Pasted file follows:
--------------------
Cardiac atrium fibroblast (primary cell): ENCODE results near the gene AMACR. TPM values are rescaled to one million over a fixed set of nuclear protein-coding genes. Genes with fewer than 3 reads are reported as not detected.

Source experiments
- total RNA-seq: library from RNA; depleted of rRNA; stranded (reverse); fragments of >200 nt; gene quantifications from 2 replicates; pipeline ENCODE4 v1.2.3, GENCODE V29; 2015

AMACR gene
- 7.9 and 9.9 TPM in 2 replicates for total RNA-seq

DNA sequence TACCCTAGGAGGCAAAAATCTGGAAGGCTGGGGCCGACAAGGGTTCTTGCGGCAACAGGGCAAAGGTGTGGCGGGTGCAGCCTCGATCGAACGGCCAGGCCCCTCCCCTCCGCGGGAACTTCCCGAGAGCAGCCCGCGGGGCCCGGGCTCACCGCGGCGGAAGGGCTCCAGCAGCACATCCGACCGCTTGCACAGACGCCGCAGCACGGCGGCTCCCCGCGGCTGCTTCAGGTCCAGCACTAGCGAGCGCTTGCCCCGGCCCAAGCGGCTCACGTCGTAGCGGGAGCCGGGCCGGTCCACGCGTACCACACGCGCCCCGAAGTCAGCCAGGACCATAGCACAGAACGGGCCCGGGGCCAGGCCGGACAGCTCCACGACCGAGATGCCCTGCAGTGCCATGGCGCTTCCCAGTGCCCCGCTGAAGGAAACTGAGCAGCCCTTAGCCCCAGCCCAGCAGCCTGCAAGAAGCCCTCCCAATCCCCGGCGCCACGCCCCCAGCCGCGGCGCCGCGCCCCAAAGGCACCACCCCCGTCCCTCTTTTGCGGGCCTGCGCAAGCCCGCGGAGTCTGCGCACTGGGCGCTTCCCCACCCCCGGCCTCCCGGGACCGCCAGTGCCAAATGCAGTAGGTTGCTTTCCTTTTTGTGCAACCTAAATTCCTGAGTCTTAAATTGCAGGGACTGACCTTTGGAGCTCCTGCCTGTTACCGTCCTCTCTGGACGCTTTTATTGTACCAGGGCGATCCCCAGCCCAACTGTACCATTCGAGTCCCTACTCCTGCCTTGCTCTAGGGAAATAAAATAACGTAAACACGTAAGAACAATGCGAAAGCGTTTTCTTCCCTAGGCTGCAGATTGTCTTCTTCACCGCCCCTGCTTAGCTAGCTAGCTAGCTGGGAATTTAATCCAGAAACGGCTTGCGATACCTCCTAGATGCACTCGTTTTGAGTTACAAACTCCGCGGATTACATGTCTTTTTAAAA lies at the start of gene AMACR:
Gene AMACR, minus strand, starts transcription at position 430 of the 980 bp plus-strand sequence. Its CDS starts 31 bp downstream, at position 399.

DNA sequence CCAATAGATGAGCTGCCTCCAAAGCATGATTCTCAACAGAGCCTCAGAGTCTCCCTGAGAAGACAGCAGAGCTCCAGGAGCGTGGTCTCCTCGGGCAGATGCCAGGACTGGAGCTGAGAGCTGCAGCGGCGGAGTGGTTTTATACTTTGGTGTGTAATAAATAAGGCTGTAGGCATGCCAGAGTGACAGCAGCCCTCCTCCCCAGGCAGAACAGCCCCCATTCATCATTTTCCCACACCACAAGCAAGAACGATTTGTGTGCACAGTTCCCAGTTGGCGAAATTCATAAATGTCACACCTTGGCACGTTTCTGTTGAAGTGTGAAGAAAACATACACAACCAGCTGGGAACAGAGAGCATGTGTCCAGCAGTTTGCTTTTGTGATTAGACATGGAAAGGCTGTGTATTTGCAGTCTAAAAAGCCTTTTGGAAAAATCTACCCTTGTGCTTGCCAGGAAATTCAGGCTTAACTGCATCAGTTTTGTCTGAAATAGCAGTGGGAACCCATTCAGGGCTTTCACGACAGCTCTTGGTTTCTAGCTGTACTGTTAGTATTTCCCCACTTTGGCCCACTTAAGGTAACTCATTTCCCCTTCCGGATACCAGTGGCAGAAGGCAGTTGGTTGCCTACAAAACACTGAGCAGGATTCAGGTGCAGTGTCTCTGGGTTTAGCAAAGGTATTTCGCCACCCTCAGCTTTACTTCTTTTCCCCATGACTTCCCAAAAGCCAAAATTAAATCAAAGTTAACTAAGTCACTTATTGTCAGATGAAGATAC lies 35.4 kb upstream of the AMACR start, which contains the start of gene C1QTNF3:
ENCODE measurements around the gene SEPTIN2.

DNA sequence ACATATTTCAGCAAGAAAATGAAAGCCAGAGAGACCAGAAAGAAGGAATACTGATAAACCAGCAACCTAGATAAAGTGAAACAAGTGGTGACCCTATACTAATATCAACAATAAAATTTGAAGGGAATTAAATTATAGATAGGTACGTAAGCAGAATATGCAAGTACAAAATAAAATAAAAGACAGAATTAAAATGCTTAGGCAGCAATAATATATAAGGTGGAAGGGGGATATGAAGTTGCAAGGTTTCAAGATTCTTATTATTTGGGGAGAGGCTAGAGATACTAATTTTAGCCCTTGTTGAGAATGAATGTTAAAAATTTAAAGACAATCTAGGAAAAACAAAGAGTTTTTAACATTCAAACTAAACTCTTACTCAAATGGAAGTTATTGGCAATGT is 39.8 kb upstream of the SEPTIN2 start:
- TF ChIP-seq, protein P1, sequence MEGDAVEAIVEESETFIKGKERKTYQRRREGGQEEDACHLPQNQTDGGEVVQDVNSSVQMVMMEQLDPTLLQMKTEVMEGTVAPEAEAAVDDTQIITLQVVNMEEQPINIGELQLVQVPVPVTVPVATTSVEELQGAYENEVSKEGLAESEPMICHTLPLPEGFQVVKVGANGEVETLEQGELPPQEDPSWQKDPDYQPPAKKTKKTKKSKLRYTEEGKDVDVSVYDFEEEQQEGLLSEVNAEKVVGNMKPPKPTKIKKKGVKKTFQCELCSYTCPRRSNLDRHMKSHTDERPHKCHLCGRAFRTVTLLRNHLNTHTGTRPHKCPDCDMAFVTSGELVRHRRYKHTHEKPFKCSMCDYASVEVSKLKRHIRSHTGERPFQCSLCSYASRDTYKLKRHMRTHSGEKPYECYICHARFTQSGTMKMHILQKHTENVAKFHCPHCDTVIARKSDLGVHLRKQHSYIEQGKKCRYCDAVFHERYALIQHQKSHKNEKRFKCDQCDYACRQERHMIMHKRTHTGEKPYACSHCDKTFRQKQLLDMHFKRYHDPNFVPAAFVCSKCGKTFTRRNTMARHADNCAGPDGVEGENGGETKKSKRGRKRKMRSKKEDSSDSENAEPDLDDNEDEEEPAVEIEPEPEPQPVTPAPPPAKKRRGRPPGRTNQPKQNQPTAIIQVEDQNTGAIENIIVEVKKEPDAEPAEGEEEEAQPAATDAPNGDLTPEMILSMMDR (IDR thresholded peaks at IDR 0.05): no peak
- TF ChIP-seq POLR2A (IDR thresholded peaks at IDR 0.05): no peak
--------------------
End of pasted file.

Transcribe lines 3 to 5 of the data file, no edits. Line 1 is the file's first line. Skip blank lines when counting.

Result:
- total RNA-seq: library from RNA; depleted of rRNA; stranded (reverse); fragments of >200 nt; gene quantifications from 2 replicates; pipeline ENCODE4 v1.2.3, GENCODE V29; 2015

AMACR gene
- 7.9 and 9.9 TPM in 2 replicates for total RNA-seq